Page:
Ups and Downs
When the slope changes, so should your gait. Here’s how to adjust your stride on hills.
>> Bend your knees to absorb shock, and keep steps short to minimize impact. A study by the University of Salzburg found that, for downhill walkers, a 50-percent increase in stride length resulted in 220 percent more force on the knee and 360 percent more force on the hip.
>> Although the downhill slope prevents a full heel-to-toe gait, strive to land on your heel or midfoot (not the ball of your foot), then transfer your weight to the forefoot to decrease pounding on joints.
>> Keep feet, knees, and hips aligned and pointed in the direction of travel. Avoid flaring knees and feet. Walking with your feet angled outward might seem like a way to apply the brakes, but it can cause injury as the body attempts to compensate for skewed alignment.
>> Lengthen trekking poles so you can reach forward and absorb and redistribute downward pressure.
Choose the Right Footwear
Too-heavy boots and too-light insoles cause some of the most common foot problems.
Boots The best backpacking shoes are as light as possible while still providing adequate arch and ankle support and protection against the elements. Heavy boots, besides weighing you down, can restrict the motion of the foot and actually alter your foot strike as the added swing weight (picture three-pound bar bells strapped to each ankle) could cause your feet to drag and/or land unnaturally. What you want: a shoe with a partially rigid midsole that flexes at the ball of the foot and is roomy in the toebox. That allows a natural gait, so your arch (not the boot’s) absorbs shock and the metatarsals and toes provide stability and evenly distribute body and pack weight. When you shop, you’ll know a shoe is too rigid if, when you’re walking around the store, you literally hear a ker-thunk sound because the boot isn’t flexing at the ball. (Very stiff boots often have a rockered, or curved, sole to give the feel of a more “natural” stride, but that’s not the same as flex.) How do you know if it’s too light? Hold the heel of the shoe in your hand and push the toe down against the floor or table. “If the sole collapses anywhere but at the ball, it’s probably not supportive enough for backpacking,” says Brandan Hill, a designer at Chaco. In the store, exaggerate a strong toe-off to make sure the natural flex point of the ball of your foot matches the boot’s flex point. Try going up and down in half-size increments to get a feel for how the flex point shifts.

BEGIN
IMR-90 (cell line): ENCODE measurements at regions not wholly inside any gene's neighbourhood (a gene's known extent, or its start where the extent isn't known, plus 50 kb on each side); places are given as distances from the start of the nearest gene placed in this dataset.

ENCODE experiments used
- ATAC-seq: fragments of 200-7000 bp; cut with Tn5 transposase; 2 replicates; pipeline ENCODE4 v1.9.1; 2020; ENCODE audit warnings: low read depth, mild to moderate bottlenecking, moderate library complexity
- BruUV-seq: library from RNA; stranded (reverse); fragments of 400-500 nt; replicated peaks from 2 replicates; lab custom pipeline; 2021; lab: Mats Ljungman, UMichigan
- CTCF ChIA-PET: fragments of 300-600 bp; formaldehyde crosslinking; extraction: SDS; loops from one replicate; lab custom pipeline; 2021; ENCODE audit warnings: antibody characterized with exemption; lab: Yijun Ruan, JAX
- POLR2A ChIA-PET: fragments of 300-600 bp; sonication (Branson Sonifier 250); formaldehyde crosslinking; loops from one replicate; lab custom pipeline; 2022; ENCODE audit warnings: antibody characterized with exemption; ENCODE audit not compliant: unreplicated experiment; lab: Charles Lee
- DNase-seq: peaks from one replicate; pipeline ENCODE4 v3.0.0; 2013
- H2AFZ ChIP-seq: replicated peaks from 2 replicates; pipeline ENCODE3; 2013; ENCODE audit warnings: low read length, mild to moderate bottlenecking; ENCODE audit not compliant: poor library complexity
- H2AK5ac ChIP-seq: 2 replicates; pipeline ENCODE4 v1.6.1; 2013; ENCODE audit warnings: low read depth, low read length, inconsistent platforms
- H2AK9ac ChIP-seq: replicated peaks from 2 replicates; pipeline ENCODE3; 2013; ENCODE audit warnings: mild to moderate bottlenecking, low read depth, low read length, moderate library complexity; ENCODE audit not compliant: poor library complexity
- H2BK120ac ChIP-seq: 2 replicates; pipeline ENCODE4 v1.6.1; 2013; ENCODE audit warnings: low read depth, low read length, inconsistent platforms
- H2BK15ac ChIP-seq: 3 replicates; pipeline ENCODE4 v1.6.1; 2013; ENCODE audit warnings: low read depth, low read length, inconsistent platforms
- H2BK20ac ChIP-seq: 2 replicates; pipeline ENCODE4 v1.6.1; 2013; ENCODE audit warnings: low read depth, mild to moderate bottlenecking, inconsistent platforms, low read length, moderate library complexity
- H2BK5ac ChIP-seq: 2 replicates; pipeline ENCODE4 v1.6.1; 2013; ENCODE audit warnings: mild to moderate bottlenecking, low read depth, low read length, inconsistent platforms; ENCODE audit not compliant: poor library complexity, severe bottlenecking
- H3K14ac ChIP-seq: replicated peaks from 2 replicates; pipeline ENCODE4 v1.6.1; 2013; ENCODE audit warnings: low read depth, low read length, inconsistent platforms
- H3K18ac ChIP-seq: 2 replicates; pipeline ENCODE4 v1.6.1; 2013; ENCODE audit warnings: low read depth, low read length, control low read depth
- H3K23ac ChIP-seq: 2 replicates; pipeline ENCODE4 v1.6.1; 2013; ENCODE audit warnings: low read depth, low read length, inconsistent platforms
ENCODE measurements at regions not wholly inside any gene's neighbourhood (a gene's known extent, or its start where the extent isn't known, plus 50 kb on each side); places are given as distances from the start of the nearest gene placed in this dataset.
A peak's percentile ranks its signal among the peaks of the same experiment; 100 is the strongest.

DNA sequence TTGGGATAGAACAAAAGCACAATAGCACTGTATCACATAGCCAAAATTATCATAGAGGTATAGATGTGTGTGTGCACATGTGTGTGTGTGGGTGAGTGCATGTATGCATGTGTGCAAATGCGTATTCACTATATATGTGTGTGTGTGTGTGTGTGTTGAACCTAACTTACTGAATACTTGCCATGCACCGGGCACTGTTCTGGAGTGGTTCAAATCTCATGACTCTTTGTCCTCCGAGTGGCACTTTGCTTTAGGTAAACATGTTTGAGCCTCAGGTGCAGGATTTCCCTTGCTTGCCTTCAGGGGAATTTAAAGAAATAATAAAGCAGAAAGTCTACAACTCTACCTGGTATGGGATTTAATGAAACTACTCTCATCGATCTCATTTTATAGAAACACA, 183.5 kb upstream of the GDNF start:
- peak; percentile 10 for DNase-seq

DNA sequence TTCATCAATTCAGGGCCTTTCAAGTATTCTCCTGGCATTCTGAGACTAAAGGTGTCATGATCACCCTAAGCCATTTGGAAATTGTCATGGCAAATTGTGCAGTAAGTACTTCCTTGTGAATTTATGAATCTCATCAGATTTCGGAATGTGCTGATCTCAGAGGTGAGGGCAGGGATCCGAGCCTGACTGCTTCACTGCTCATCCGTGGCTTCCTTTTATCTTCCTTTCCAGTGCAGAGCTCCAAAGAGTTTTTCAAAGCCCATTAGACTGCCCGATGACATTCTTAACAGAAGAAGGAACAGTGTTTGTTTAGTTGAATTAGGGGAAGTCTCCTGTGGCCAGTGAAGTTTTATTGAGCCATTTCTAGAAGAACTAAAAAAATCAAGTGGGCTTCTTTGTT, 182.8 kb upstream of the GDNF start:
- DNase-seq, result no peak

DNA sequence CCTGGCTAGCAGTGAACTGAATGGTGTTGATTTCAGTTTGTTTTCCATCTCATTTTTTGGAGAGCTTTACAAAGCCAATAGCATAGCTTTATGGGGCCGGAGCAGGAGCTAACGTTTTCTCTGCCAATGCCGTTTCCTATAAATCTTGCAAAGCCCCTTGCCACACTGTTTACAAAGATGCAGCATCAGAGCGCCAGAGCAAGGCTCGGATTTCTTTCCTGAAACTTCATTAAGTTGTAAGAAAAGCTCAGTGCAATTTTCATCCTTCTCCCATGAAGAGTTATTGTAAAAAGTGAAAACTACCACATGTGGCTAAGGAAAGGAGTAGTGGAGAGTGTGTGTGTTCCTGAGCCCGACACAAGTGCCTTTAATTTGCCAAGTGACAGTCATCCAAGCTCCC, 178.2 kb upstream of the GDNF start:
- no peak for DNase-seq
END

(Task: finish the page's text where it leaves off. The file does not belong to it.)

Insoles Shoemakers use the words “insert,” “insole,” and “footbed” interchangeably to refer to the same thing: a contoured platform that’s supposed to provide additional cushion and stability, and keep your foot in a neutral position (level, with arch raised). The problem: Most shoes come with thin foam insoles that do squat. The solution: Get an after-market insert made specifically for hiking or running; most feature a molded, hard-plastic base for arch support, and resilient foam for all-day cushion. Most BACKPACKER editors swap out thin, noncontoured footbeds for a supportive insert like this:
>> SOLE Signature EV Ultra A 3.2-mm-thick layer of dense foam sits atop a rigid plastic platform that molds to the foot with wear. A deep heel cup and pronounced arch support cradles the foot, providing excellent lateral stability. Our flat-footed tester found this insole ideal for reducing overpronation. This model is also a good choice for hikers who suffer from knee pain or ankle rolling caused by an uneven foot strike. $50; yoursole.com